Unless you have never found yourself in a situation where no one speaks the same language as you or in a room where you look different from everyone else then I’m sure most can relate to those feelings of alienation that comes with that territory. The funny thing about being a tourist is that you often purposefully put yourself in those situations that are uncomfortable and isolating. We turn the torture into a positive thing by calling it’experience’.
The other strange thing about the psychology of the tourist is that no matter how long you have spent in a place you will always remain just a tourist. That can be particularly said about being in a place where you are either of a different colour (quite literally) or where a language barrier exists. And quite simply – she who conquers the local language is more likely to be accepted and more quickly – but not necessarily. And just when you thought you were starting to blend in somebody or something comes along to burst your bubble. I swear I was beginning to look just like one of the locals, act and behave like one of the locals. Its amazing how powerful a self constructed image is, what you think you look like, how you feel you look like as opposed to what you really look like. If only it was impenetrable.
Discovering other people don’t see you as you see you is like hearing your recorded voice played back to you for the very first time – it’s shocking, ugly and totally unfamiliar. Here I was thinking that when I walk into a Chinese coffee shop, sit down on my own and order Nasi Goreng Kampung, that the waitress, the chef and all the other customers who have noticed me, only notice because I just walked in and not because I’m….different. And not just different but blatantly obvious that I’m not from around these parts or any part even close to here. But they are only partly right because these people watching me, staring at me rudely, don’t know who I am or what I am.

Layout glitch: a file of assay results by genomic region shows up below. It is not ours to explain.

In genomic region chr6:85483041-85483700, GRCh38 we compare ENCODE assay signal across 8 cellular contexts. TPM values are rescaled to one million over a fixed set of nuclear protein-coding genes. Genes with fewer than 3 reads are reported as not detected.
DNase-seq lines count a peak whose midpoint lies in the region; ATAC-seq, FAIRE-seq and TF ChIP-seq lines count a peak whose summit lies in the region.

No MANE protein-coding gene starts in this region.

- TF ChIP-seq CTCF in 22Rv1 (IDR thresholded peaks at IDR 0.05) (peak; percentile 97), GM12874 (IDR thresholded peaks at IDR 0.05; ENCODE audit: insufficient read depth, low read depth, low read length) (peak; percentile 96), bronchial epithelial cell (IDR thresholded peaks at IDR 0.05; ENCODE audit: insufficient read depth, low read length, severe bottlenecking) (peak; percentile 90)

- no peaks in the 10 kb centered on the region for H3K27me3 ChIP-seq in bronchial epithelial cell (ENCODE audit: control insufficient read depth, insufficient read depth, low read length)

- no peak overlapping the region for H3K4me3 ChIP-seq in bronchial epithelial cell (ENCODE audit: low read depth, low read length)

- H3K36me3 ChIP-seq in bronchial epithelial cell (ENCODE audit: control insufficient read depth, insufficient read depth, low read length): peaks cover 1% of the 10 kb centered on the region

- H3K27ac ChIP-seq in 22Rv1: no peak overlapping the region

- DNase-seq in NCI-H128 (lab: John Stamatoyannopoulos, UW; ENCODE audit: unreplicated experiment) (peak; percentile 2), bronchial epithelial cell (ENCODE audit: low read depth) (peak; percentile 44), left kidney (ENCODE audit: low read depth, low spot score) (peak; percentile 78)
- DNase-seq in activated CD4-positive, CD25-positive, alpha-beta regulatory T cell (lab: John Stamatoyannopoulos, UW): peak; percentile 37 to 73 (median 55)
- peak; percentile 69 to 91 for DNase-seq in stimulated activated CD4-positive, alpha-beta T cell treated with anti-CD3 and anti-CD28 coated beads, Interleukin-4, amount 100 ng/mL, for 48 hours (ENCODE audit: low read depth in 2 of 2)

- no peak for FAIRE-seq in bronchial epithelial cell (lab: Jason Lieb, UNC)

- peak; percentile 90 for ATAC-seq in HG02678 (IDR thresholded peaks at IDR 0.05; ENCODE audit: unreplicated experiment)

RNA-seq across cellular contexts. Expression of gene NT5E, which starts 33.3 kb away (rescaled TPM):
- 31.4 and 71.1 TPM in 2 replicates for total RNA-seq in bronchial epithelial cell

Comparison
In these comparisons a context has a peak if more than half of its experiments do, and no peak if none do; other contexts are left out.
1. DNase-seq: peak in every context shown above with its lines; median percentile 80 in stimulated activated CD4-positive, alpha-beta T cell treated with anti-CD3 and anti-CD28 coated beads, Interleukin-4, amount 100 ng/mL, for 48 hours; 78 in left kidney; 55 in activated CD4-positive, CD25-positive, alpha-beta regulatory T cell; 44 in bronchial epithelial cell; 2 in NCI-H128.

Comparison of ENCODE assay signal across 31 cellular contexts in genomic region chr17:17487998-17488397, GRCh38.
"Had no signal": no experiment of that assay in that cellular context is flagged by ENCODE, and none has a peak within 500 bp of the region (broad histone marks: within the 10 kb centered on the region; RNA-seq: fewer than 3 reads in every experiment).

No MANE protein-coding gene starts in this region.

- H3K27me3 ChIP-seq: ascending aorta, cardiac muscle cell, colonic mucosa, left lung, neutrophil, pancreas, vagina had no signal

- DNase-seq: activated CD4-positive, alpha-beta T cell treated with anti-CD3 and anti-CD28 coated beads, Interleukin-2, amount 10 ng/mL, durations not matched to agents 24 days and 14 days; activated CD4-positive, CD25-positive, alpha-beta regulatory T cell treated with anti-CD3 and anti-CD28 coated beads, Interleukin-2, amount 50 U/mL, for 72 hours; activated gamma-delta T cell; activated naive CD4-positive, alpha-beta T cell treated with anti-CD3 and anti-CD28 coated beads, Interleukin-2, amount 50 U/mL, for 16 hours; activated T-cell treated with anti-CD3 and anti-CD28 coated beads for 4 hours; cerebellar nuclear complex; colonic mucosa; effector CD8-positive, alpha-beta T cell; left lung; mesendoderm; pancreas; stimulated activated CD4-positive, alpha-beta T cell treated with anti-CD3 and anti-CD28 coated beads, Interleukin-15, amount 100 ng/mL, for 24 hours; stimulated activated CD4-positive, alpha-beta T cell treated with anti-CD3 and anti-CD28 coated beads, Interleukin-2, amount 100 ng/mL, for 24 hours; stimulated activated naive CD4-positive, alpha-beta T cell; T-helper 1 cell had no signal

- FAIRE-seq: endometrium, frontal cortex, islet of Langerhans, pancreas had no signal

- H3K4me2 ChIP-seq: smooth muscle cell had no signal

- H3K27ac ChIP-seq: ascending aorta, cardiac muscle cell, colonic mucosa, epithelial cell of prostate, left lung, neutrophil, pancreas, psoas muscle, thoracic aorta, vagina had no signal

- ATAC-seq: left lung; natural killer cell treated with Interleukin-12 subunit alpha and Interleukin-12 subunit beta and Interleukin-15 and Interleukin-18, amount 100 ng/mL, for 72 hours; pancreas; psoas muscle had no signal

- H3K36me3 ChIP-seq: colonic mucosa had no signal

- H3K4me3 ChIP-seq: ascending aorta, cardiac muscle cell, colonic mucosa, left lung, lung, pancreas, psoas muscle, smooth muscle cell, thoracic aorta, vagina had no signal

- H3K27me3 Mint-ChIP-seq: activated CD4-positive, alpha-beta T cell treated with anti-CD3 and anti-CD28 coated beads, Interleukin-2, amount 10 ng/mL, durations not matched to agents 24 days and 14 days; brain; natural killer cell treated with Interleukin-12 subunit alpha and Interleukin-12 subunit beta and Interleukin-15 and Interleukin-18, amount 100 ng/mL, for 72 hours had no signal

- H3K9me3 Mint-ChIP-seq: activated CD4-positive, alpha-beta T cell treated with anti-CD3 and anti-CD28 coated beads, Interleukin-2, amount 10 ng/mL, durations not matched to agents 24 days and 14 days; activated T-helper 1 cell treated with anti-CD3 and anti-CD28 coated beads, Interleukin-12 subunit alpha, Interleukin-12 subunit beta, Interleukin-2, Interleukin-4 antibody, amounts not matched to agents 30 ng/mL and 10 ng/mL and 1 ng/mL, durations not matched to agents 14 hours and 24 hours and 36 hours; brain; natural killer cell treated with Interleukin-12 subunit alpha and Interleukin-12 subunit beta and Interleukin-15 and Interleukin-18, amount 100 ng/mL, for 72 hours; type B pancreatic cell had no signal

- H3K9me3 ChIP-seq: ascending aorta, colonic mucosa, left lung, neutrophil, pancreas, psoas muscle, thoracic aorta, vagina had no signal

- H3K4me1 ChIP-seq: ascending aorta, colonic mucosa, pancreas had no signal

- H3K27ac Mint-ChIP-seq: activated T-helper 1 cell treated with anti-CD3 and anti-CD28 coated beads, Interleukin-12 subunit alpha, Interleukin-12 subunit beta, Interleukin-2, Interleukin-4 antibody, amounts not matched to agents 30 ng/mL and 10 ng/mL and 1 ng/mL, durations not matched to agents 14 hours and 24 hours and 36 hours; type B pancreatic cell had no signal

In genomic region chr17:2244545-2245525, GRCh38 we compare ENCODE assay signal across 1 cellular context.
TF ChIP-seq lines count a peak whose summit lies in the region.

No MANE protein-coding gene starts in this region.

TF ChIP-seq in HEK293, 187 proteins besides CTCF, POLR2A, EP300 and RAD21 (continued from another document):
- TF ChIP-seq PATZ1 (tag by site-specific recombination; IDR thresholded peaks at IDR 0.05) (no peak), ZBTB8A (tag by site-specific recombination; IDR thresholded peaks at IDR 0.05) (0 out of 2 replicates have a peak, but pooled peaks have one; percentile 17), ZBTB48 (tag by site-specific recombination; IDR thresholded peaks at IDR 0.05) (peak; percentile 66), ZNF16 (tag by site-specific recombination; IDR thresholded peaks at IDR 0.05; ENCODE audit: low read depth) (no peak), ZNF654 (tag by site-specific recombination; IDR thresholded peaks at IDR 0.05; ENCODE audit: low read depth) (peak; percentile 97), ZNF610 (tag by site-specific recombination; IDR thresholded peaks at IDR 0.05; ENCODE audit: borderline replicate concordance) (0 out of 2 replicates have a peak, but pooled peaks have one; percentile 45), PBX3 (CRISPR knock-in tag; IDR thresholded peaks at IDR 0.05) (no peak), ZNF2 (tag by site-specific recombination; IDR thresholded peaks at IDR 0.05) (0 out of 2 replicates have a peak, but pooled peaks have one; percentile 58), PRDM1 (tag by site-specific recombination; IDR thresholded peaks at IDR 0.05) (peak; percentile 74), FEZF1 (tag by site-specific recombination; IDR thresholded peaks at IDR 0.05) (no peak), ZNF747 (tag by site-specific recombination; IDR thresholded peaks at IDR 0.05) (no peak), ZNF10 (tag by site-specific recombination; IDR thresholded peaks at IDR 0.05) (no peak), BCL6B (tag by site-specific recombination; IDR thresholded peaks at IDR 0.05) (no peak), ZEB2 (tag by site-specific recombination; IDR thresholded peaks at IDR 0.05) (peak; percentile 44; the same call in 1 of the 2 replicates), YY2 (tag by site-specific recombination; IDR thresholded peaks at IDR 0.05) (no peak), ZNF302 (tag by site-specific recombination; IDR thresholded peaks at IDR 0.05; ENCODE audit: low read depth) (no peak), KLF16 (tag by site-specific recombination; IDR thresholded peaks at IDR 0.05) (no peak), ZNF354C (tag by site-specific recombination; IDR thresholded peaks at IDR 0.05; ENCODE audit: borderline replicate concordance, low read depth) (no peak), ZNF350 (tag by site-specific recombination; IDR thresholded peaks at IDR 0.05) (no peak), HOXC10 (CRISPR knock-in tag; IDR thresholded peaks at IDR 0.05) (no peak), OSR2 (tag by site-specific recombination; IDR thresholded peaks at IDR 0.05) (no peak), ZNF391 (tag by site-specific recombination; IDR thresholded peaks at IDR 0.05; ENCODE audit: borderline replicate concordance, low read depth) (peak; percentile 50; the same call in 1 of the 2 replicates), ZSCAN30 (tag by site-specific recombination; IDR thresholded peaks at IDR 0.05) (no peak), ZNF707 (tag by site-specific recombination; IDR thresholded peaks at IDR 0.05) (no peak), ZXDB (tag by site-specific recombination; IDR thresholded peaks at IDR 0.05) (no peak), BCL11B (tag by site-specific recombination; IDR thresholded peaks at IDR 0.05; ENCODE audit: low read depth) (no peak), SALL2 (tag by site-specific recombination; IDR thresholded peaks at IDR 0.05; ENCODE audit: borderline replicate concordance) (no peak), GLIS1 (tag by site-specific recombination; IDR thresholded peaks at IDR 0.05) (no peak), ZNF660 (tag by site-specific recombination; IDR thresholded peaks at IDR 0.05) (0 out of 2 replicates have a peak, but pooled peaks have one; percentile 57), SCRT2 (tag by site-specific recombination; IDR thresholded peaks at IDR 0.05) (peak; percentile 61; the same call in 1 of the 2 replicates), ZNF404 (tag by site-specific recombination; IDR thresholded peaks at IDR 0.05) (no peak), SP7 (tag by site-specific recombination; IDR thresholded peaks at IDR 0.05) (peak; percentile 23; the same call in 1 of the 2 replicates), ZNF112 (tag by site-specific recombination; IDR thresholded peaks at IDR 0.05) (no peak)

The truth is my mother is a local and without having to go into a really complicated story about citizenship and nationality and ethnicity suffice to say is that I have local blood and that blood has been significant enough for me, maybe not anyone else, to identify myself being able to share something with the…locals. But I don’t really look like them or sound like them or dress like them or eat like them so for them, I am not one of them. I tell you it has been a real eye opener for me as to how Malaysians define themselves as being Malaysian.
The Scottish have a similar plight. Having lived there for ten years I learned that the Scots are having an identity crisis and the only way they know to define who they are is by trying prove what they are not. It’s true isn’t it? You always know what you don’t want before you know what you do want. And like the Scots, Malaysians seem to be desperately trying to define themselves and discover themselves as something separate from a culture they feel used to define them.All cultural influence helps to define you so any act or gesture to deny that fact, in my opinion, is useless and pointless.
I come from a multi-cultural family and my life experiences have been influenced and touched by many cultures, therefore I have been influenced and have developed through these experiences. That’s who I am. I find the idea of one national identity so restricting and deceiving. What is a nation anyway? Isn’t it a collection of people with the same cultural experiences? Is it more than that? Is there even such a thing as a multi-cultural national identity? Malaysia is a multi-cultural nation. Is there anything else that defines a Malaysian but her obvious difference to the next Malaysian? I’m different. Could I be a Malaysian? Can I be Malaysian? To be continued…